Extreme weather and climate change impacts on inland waterway transport

May 26th, 2014 | Download as PDF
Extreme weather and climate change impacts on inland waterway transport

In Europe, the highest amount of cargo by means of inland waterways is transported in the Rhine–Main–Danube corridor. In this corridor, no decrease in the performance of inland waterway transport due to extreme weather events is expected till 2050. Extreme weather events relevant to inland waterway transport are low-water events (drought), high-water events (floods) and ice occurrence. Of less importance are wind gusts and reduced visibility. There is no convincing evidence that low-water events will become significantly severer on the Rhine as well as the Upper Danube in the near future. However, on the Lower Danube, some impact of drought in association with increased summer heat might appear. Severe low-water situations seem to become more important in the period 2071–2100. A quantitative conclusion on the future effects of high water on inland waterways cannot be drawn at this stage.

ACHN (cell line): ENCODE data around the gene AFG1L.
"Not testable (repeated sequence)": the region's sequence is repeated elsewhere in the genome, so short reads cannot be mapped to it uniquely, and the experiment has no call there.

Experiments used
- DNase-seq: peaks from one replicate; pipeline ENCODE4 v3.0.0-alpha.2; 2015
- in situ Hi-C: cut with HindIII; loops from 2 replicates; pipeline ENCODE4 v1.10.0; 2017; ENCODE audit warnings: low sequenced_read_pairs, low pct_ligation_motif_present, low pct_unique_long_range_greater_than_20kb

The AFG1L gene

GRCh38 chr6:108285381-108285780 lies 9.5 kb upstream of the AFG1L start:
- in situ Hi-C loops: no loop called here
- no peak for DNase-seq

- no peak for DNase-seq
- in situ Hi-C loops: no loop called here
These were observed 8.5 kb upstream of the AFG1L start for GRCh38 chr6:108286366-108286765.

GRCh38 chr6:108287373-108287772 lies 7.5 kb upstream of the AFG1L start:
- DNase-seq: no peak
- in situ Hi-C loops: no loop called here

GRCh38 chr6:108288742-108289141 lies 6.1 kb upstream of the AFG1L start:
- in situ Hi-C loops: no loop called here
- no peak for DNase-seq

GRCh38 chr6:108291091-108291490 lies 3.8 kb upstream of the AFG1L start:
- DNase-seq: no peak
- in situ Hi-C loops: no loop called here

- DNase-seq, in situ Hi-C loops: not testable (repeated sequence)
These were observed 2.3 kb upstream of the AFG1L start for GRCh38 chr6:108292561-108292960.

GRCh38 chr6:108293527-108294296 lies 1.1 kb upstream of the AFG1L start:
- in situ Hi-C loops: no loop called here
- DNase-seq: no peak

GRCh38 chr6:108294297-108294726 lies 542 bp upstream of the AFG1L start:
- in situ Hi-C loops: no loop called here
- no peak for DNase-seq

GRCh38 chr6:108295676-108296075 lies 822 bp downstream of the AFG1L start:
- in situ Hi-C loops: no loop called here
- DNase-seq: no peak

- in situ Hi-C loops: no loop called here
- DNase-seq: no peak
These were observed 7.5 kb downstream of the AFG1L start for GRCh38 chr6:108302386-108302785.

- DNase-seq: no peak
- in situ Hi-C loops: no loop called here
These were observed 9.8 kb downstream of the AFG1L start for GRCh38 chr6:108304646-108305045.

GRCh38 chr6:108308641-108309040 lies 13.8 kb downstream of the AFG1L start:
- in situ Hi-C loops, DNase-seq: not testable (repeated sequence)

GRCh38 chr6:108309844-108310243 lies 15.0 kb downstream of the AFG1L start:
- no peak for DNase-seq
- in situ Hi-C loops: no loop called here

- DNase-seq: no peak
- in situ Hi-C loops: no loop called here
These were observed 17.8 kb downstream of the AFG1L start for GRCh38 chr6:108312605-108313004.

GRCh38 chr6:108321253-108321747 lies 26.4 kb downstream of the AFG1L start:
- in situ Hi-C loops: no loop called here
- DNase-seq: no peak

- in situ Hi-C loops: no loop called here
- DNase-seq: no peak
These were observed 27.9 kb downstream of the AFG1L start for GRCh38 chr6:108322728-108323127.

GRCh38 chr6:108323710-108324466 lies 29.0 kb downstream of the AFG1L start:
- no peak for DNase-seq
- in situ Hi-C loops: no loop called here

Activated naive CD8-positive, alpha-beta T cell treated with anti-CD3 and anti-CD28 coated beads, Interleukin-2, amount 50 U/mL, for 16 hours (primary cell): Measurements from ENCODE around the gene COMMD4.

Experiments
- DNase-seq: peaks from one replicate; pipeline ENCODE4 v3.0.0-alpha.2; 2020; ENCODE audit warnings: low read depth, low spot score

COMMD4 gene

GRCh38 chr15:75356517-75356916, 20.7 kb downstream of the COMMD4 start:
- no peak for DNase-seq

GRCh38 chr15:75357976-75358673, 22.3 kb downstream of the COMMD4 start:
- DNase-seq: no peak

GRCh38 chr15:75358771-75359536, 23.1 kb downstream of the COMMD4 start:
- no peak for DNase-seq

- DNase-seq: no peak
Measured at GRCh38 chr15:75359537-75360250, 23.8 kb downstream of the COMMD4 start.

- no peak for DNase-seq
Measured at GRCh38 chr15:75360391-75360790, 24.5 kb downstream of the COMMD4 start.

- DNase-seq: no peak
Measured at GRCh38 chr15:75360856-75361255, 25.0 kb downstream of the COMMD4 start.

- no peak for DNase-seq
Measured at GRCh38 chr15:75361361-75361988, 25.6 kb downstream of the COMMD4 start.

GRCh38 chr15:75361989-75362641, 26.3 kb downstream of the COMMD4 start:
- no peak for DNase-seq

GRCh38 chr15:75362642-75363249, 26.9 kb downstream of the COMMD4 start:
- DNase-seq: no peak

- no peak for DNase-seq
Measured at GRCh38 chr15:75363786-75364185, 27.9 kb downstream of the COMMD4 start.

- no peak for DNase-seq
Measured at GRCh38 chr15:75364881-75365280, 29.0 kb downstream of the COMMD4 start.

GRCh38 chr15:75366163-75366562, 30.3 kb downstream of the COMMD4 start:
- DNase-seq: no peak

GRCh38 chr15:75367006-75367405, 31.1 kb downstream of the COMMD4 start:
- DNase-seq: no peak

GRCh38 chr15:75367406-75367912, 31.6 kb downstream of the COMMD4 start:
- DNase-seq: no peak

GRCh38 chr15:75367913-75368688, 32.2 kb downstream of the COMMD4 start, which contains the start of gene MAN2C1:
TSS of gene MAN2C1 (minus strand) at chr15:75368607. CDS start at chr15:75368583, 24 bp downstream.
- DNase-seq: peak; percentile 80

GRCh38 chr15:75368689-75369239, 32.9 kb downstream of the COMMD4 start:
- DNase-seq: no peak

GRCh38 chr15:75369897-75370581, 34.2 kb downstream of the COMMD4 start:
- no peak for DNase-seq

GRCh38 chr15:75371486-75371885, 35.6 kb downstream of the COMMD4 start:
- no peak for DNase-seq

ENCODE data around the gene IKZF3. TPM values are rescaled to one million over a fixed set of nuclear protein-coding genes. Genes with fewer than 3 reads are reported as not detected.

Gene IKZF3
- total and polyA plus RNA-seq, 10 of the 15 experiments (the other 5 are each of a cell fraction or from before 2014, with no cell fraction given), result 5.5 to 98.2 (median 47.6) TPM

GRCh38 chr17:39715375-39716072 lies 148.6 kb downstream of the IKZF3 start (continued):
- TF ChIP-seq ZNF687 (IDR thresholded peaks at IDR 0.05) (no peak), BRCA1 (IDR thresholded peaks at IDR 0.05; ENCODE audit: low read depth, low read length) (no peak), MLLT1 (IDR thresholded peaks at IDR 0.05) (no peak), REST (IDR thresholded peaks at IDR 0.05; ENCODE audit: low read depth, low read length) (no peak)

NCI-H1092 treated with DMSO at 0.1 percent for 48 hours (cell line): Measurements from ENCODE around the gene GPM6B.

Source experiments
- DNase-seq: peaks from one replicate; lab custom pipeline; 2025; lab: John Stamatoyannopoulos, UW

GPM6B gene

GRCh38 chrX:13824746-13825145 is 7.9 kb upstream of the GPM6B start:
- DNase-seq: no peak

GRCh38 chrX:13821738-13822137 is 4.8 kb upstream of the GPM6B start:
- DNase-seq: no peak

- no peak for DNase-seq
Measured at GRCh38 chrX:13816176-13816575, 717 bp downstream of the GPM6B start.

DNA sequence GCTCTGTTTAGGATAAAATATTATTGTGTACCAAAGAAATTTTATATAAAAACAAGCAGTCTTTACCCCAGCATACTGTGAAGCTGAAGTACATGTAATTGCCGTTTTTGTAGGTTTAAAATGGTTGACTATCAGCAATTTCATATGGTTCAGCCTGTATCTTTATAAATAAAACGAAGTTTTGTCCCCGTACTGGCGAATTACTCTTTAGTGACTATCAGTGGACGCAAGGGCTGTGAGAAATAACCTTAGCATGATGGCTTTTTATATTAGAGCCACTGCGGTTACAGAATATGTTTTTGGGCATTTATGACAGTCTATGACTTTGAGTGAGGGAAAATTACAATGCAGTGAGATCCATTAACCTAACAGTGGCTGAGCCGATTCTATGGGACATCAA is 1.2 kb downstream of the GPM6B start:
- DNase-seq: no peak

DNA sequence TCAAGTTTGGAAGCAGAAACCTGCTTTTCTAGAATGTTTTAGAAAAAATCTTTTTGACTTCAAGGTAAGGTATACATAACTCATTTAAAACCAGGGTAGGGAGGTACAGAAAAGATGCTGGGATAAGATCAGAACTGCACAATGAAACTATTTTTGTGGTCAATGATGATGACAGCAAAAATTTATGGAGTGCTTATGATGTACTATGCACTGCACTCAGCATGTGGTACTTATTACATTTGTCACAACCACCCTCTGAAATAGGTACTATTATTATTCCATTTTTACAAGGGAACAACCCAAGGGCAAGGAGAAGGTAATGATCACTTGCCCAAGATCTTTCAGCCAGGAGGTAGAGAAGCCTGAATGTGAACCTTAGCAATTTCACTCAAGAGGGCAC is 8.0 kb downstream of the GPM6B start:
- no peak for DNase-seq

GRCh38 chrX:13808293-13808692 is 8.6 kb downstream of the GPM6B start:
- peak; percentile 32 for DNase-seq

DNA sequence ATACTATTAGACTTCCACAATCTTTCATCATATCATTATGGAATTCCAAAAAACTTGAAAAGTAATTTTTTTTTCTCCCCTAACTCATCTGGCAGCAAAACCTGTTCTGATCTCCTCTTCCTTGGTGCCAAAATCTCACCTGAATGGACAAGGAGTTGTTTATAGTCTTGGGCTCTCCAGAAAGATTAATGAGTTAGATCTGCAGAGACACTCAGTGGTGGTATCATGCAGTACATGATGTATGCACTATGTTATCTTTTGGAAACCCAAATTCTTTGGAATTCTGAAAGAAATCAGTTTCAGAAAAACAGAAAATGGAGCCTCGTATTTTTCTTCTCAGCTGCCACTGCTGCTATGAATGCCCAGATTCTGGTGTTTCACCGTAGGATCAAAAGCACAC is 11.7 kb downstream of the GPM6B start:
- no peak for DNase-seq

Ice occurrence is decreasing, due to global warming, as well as human impacts leading to shorter periods of suspension of navigation in regions where navigation may be prevented by ice. In fact, the Upper and Middle Rhine navigation has not been suspended due to ice since at least the 1970s. For the near future (until 2050), wind gusts are expected to remain on the same level as today, thereby not decreasing the safety of inland waterway transport. Visibility seems to improve, if the results for European airports are considered, thereby improving the safety of inland waterway transport as well as operation of inland waterway vessels.


Source: Schweighofer (2014). Natural Hazards 72: 23–40

Photo: Wilfried ten Brinke